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RE: [xsl] Can sets have order?
Date: 2/1/2001 1:02:00 AM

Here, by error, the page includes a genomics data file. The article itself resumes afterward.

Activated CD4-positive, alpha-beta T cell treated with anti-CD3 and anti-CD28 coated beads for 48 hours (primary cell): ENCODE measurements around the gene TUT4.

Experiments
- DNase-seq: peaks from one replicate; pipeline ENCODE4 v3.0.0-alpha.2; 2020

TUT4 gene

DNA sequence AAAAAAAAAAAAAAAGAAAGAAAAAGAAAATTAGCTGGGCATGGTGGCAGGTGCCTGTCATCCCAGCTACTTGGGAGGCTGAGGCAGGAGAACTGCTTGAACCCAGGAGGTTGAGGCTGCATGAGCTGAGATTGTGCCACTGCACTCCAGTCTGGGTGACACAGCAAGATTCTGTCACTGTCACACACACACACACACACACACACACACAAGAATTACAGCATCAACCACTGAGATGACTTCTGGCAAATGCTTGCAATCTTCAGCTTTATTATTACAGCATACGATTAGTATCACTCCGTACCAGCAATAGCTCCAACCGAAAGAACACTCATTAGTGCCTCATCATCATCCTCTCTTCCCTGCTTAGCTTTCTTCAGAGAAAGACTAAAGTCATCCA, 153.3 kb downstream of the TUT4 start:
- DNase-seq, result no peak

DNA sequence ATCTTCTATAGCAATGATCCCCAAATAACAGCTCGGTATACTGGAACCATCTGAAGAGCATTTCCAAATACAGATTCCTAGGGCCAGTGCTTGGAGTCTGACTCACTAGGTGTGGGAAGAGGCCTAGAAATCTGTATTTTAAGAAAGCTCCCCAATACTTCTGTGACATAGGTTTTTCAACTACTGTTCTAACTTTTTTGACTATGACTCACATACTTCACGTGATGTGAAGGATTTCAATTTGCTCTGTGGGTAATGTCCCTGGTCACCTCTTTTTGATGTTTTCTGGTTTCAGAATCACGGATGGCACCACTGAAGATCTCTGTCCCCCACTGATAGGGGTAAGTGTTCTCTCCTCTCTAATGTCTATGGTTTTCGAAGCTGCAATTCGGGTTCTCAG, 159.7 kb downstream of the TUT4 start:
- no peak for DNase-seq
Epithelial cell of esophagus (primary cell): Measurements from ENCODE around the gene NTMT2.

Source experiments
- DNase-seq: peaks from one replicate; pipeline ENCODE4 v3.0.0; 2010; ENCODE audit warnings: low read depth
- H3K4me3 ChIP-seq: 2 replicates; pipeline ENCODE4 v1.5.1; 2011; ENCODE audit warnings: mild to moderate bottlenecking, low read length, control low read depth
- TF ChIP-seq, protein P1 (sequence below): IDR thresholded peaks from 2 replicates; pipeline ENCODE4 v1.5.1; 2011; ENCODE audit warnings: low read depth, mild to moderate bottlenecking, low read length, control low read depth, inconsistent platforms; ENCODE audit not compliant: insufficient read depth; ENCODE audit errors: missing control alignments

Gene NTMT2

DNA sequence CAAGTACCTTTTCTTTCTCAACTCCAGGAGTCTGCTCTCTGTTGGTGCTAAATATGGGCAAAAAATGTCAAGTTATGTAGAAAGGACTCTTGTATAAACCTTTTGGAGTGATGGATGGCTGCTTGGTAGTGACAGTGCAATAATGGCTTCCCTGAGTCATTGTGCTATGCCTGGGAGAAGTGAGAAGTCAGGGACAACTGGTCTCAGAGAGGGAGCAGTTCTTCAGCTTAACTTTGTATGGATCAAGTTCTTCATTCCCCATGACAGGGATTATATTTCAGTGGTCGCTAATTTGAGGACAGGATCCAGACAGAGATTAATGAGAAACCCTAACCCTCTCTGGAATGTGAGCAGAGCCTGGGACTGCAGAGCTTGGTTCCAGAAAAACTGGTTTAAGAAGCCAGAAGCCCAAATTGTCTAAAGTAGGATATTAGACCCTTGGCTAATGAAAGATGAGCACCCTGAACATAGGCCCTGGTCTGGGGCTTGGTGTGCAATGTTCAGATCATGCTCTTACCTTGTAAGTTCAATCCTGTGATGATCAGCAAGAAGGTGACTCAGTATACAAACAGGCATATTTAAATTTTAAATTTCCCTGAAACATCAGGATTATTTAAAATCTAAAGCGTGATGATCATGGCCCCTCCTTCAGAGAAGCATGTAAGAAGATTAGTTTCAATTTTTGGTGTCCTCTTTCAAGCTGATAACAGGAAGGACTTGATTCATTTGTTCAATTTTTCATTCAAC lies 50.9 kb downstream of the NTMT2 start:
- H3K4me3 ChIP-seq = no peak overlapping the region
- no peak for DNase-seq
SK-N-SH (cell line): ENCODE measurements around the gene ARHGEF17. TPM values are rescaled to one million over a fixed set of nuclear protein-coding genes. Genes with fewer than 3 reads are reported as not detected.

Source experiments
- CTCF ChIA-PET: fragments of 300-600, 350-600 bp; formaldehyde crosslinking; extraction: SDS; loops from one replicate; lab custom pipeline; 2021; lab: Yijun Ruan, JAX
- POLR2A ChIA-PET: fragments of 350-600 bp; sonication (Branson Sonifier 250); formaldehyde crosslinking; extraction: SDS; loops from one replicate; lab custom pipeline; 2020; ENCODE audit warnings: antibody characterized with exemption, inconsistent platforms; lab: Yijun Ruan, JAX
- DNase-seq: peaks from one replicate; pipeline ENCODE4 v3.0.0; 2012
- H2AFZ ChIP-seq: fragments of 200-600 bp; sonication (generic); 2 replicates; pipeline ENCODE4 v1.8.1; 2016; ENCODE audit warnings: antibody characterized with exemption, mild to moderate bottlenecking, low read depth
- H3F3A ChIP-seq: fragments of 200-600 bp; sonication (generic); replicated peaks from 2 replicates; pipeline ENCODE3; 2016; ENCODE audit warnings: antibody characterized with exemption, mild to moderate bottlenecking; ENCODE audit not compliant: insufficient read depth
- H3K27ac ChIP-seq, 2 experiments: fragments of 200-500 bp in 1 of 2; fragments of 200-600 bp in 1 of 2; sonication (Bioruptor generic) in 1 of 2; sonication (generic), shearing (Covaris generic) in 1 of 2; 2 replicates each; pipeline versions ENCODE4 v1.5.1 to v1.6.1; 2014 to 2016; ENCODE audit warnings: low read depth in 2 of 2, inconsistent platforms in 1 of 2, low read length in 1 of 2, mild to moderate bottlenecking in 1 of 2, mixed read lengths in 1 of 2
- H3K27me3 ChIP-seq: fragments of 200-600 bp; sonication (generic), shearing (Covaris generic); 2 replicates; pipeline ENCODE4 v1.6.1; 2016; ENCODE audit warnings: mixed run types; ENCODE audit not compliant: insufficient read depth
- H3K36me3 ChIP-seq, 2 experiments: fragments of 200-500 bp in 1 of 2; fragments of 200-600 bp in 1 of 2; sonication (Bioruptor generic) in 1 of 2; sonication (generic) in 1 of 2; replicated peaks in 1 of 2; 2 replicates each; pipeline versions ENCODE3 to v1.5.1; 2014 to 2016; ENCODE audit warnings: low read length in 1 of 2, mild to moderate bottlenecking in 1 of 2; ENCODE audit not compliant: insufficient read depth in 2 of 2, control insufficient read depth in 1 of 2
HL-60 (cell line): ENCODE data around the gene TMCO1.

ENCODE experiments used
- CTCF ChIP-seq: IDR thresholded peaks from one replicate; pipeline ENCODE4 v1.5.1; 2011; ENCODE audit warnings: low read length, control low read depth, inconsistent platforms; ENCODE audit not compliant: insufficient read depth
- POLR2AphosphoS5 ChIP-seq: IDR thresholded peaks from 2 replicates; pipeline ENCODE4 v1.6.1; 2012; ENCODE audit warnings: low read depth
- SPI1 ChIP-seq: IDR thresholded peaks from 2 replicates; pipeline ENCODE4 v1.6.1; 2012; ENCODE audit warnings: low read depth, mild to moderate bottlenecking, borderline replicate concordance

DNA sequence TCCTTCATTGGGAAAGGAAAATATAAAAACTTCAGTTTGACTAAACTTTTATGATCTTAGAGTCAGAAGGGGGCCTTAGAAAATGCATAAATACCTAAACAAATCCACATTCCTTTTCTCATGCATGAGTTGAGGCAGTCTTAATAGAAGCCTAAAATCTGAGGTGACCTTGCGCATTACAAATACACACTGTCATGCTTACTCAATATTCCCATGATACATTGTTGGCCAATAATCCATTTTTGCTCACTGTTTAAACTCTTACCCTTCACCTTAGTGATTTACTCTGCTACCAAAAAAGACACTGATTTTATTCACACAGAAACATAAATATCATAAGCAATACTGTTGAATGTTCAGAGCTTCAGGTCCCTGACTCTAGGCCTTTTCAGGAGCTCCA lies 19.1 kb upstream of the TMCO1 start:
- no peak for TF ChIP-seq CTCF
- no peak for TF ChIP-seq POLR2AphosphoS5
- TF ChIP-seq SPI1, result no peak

Michael Kay writes: > > In fact, in databases, relations are *multisets*, allowing for > > duplicates. I.e., tuples with the same values but different > > internal row-ids are allowed. > > In Codd's relational model, relations are sets. > > In SQL, relations are multisets, because a relation can contain two tuples > that are indistiguishable. You're right. Sorry. > In every real RDBMS that I know of, relations are sets, because two tuples > in the same relation are always distinguishable by some kind of id, which > means that the relation no longer contains duplicates. If a table is specified without primary key, it may contain tuples which coincide in all their attributes. The only possibility is to distinguish them by their "rowid" pseudo-attribute which does not belong to the data (e.g., used for eliminating duplicates). They may be exchanged without changing the application semantics of the database. So the point is, how one interpretes "duplicate". Value-Equality (or Deep-Equality in nested or object-oriented models), or equality wrt. an artificial internal id. > > For XPath/XSL I would say that it is somewhere between sets and > > multisets since a result set can contain the same values several times > > Unlike the pure relational model, but like most relational implementations, > nodes in XPath/XSLT have identity, so a node-set cannot contain "the same > node" twice. It can contain two nodes that are equal, but not two that are > identical. Not the same node, yes, but nodes which have the same values for all their attributes and attributes of subelements (i.e., which are deep-equal). Such nodes may be exchanged in the node set without changing the behavior of any XPath query. If such a result set is sent to another application, it is not possible to say "this node _is_ the node xy from the original document" - it is only deep-equal to some of them. Wolfgang XSL-List info and archive: http://www.mulberrytech.com/xsl/xsl-list